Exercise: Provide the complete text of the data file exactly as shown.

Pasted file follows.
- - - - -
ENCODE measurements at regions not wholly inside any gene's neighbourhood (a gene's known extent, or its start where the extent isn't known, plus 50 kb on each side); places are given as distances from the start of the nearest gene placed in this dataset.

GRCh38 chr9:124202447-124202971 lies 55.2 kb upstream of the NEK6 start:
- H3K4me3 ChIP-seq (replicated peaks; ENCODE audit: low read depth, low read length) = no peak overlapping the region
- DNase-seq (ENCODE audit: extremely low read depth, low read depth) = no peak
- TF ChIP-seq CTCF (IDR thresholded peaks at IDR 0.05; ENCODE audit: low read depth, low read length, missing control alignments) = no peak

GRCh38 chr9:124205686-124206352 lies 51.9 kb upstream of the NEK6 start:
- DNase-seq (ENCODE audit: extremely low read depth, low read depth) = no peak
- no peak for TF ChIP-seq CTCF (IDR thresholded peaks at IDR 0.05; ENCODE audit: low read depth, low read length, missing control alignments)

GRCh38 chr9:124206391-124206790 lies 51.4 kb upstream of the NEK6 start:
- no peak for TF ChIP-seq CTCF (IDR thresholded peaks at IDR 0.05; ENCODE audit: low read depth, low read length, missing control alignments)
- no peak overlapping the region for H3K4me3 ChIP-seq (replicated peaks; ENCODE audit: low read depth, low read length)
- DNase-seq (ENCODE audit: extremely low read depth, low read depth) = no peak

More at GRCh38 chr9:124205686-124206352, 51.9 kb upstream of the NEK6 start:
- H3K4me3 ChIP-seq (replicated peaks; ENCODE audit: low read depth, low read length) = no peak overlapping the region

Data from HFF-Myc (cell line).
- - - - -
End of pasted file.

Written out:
ENCODE measurements at regions not wholly inside any gene's neighbourhood (a gene's known extent, or its start where the extent isn't known, plus 50 kb on each side); places are given as distances from the start of the nearest gene placed in this dataset.

GRCh38 chr9:124202447-124202971 lies 55.2 kb upstream of the NEK6 start:
- H3K4me3 ChIP-seq (replicated peaks; ENCODE audit: low read depth, low read length) = no peak overlapping the region
- DNase-seq (ENCODE audit: extremely low read depth, low read depth) = no peak
- TF ChIP-seq CTCF (IDR thresholded peaks at IDR 0.05; ENCODE audit: low read depth, low read length, missing control alignments) = no peak

GRCh38 chr9:124205686-124206352 lies 51.9 kb upstream of the NEK6 start:
- DNase-seq (ENCODE audit: extremely low read depth, low read depth) = no peak
- no peak for TF ChIP-seq CTCF (IDR thresholded peaks at IDR 0.05; ENCODE audit: low read depth, low read length, missing control alignments)

GRCh38 chr9:124206391-124206790 lies 51.4 kb upstream of the NEK6 start:
- no peak for TF ChIP-seq CTCF (IDR thresholded peaks at IDR 0.05; ENCODE audit: low read depth, low read length, missing control alignments)
- no peak overlapping the region for H3K4me3 ChIP-seq (replicated peaks; ENCODE audit: low read depth, low read length)
- DNase-seq (ENCODE audit: extremely low read depth, low read depth) = no peak

More at GRCh38 chr9:124205686-124206352, 51.9 kb upstream of the NEK6 start:
- H3K4me3 ChIP-seq (replicated peaks; ENCODE audit: low read depth, low read length) = no peak overlapping the region

Data from HFF-Myc (cell line).